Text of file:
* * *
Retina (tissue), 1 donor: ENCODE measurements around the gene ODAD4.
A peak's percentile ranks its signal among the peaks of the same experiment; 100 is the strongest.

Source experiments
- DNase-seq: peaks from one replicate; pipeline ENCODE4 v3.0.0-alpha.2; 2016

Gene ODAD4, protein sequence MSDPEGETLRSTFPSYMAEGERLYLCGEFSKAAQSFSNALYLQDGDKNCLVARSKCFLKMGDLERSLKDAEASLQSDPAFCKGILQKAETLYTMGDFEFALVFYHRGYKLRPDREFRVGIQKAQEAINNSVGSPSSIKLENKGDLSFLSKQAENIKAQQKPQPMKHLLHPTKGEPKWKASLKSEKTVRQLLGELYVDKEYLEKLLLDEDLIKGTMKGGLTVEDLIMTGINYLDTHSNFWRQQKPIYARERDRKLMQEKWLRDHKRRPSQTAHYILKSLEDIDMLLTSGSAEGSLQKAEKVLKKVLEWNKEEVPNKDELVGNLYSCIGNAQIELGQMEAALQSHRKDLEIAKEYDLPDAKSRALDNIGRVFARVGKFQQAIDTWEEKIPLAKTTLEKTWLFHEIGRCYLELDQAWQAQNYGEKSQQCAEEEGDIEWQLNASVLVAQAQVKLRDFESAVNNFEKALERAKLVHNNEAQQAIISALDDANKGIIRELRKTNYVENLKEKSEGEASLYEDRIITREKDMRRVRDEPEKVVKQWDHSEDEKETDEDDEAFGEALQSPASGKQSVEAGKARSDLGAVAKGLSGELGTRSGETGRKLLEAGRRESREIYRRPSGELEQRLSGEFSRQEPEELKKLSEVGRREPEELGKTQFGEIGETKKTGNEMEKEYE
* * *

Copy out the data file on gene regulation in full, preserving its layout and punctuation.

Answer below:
Retina (tissue), 1 donor: ENCODE measurements around the gene ODAD4.
A peak's percentile ranks its signal among the peaks of the same experiment; 100 is the strongest.

Source experiments
- DNase-seq: peaks from one replicate; pipeline ENCODE4 v3.0.0-alpha.2; 2016

Gene ODAD4, protein sequence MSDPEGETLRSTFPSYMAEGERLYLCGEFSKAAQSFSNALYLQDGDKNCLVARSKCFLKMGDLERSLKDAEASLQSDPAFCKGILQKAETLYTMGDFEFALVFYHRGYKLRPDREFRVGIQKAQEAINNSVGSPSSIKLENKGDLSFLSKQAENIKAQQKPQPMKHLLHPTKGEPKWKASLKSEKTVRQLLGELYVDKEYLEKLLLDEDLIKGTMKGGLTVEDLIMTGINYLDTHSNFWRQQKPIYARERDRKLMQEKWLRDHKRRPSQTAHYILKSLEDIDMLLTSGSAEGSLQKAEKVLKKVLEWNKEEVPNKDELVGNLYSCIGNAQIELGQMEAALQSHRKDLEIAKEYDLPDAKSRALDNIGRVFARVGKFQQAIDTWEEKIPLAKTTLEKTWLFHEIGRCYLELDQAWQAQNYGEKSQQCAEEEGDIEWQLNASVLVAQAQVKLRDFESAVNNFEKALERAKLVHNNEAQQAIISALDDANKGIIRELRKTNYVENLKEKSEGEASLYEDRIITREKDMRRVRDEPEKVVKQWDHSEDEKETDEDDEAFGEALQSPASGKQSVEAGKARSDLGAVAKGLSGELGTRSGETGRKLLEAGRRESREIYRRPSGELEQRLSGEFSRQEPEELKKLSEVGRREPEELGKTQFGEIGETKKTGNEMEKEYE